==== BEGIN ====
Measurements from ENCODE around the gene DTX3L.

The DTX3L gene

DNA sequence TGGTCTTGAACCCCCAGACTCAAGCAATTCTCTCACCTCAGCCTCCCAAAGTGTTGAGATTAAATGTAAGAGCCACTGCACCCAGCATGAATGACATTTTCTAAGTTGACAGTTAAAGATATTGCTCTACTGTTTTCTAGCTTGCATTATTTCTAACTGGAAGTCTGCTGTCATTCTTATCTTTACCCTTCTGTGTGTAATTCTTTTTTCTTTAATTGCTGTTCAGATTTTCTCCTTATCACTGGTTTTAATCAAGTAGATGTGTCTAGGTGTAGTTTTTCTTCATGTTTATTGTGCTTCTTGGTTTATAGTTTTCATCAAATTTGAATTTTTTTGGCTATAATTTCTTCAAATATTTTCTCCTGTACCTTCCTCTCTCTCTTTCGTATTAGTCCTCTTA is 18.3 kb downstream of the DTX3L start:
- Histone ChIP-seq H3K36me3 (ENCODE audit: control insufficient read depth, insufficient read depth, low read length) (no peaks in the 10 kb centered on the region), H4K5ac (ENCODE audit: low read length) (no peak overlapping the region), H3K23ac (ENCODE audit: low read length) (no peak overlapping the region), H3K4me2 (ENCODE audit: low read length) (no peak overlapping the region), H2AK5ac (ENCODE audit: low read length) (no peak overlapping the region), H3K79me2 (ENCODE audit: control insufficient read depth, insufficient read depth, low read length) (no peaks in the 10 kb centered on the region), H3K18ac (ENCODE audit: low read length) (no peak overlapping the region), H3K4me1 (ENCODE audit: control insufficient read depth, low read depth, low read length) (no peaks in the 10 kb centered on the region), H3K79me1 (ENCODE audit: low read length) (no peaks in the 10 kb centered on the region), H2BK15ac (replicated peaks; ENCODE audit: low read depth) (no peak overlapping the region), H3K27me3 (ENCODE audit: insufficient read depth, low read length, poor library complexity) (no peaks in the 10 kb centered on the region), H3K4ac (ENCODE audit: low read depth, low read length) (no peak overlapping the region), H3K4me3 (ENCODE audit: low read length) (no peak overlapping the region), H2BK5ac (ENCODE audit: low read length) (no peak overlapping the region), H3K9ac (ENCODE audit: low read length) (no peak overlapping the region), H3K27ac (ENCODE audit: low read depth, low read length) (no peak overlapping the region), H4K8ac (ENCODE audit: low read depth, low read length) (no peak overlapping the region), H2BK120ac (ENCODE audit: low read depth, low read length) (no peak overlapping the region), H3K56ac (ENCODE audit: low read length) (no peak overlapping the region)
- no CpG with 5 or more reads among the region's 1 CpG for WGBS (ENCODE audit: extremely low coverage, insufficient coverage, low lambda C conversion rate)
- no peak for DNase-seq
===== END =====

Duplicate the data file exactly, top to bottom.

Measurements from ENCODE around the gene DTX3L.

The DTX3L gene

DNA sequence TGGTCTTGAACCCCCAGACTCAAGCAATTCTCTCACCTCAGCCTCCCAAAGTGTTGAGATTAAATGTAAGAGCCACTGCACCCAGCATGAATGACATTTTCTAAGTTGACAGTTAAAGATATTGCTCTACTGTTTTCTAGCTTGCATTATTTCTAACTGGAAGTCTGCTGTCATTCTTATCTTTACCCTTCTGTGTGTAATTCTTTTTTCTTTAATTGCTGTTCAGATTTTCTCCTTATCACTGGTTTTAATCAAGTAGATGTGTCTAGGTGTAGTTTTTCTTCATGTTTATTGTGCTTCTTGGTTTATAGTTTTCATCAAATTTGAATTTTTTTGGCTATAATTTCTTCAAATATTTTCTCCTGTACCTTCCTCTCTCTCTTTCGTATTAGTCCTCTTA is 18.3 kb downstream of the DTX3L start:
- Histone ChIP-seq H3K36me3 (ENCODE audit: control insufficient read depth, insufficient read depth, low read length) (no peaks in the 10 kb centered on the region), H4K5ac (ENCODE audit: low read length) (no peak overlapping the region), H3K23ac (ENCODE audit: low read length) (no peak overlapping the region), H3K4me2 (ENCODE audit: low read length) (no peak overlapping the region), H2AK5ac (ENCODE audit: low read length) (no peak overlapping the region), H3K79me2 (ENCODE audit: control insufficient read depth, insufficient read depth, low read length) (no peaks in the 10 kb centered on the region), H3K18ac (ENCODE audit: low read length) (no peak overlapping the region), H3K4me1 (ENCODE audit: control insufficient read depth, low read depth, low read length) (no peaks in the 10 kb centered on the region), H3K79me1 (ENCODE audit: low read length) (no peaks in the 10 kb centered on the region), H2BK15ac (replicated peaks; ENCODE audit: low read depth) (no peak overlapping the region), H3K27me3 (ENCODE audit: insufficient read depth, low read length, poor library complexity) (no peaks in the 10 kb centered on the region), H3K4ac (ENCODE audit: low read depth, low read length) (no peak overlapping the region), H3K4me3 (ENCODE audit: low read length) (no peak overlapping the region), H2BK5ac (ENCODE audit: low read length) (no peak overlapping the region), H3K9ac (ENCODE audit: low read length) (no peak overlapping the region), H3K27ac (ENCODE audit: low read depth, low read length) (no peak overlapping the region), H4K8ac (ENCODE audit: low read depth, low read length) (no peak overlapping the region), H2BK120ac (ENCODE audit: low read depth, low read length) (no peak overlapping the region), H3K56ac (ENCODE audit: low read length) (no peak overlapping the region)
- no CpG with 5 or more reads among the region's 1 CpG for WGBS (ENCODE audit: extremely low coverage, insufficient coverage, low lambda C conversion rate)
- no peak for DNase-seq